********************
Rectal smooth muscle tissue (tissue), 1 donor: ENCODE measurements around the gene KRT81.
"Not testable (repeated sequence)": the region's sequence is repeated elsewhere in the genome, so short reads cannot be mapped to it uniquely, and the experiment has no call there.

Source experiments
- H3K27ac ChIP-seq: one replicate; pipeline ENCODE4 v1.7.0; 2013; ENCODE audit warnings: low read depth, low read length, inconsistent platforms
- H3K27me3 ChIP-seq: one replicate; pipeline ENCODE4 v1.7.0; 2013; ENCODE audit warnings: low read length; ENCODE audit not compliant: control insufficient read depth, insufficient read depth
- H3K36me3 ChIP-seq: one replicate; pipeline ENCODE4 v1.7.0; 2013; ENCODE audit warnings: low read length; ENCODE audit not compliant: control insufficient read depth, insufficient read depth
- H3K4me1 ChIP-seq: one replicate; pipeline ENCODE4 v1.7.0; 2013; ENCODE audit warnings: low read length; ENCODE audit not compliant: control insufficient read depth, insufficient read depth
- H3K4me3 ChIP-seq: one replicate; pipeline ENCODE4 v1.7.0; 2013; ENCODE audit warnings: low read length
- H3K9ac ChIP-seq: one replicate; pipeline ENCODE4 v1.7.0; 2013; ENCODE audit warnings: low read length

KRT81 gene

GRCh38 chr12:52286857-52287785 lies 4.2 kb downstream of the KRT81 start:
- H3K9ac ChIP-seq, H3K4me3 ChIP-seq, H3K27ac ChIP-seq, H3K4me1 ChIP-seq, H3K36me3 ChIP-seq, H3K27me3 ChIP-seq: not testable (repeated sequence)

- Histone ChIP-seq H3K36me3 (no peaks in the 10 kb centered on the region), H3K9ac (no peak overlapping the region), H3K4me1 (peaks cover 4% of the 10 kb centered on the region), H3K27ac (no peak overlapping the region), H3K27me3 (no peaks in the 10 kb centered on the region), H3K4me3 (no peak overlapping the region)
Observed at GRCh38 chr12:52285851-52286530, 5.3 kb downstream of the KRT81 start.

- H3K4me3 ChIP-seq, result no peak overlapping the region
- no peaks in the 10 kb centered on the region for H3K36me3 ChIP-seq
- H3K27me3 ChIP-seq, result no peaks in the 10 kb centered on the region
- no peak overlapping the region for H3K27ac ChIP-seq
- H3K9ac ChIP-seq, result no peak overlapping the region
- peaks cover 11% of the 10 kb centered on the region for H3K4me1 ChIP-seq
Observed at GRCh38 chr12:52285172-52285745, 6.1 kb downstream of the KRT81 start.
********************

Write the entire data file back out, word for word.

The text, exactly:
Rectal smooth muscle tissue (tissue), 1 donor: ENCODE measurements around the gene KRT81.
"Not testable (repeated sequence)": the region's sequence is repeated elsewhere in the genome, so short reads cannot be mapped to it uniquely, and the experiment has no call there.

Source experiments
- H3K27ac ChIP-seq: one replicate; pipeline ENCODE4 v1.7.0; 2013; ENCODE audit warnings: low read depth, low read length, inconsistent platforms
- H3K27me3 ChIP-seq: one replicate; pipeline ENCODE4 v1.7.0; 2013; ENCODE audit warnings: low read length; ENCODE audit not compliant: control insufficient read depth, insufficient read depth
- H3K36me3 ChIP-seq: one replicate; pipeline ENCODE4 v1.7.0; 2013; ENCODE audit warnings: low read length; ENCODE audit not compliant: control insufficient read depth, insufficient read depth
- H3K4me1 ChIP-seq: one replicate; pipeline ENCODE4 v1.7.0; 2013; ENCODE audit warnings: low read length; ENCODE audit not compliant: control insufficient read depth, insufficient read depth
- H3K4me3 ChIP-seq: one replicate; pipeline ENCODE4 v1.7.0; 2013; ENCODE audit warnings: low read length
- H3K9ac ChIP-seq: one replicate; pipeline ENCODE4 v1.7.0; 2013; ENCODE audit warnings: low read length

KRT81 gene

GRCh38 chr12:52286857-52287785 lies 4.2 kb downstream of the KRT81 start:
- H3K9ac ChIP-seq, H3K4me3 ChIP-seq, H3K27ac ChIP-seq, H3K4me1 ChIP-seq, H3K36me3 ChIP-seq, H3K27me3 ChIP-seq: not testable (repeated sequence)

- Histone ChIP-seq H3K36me3 (no peaks in the 10 kb centered on the region), H3K9ac (no peak overlapping the region), H3K4me1 (peaks cover 4% of the 10 kb centered on the region), H3K27ac (no peak overlapping the region), H3K27me3 (no peaks in the 10 kb centered on the region), H3K4me3 (no peak overlapping the region)
Observed at GRCh38 chr12:52285851-52286530, 5.3 kb downstream of the KRT81 start.

- H3K4me3 ChIP-seq, result no peak overlapping the region
- no peaks in the 10 kb centered on the region for H3K36me3 ChIP-seq
- H3K27me3 ChIP-seq, result no peaks in the 10 kb centered on the region
- no peak overlapping the region for H3K27ac ChIP-seq
- H3K9ac ChIP-seq, result no peak overlapping the region
- peaks cover 11% of the 10 kb centered on the region for H3K4me1 ChIP-seq
Observed at GRCh38 chr12:52285172-52285745, 6.1 kb downstream of the KRT81 start.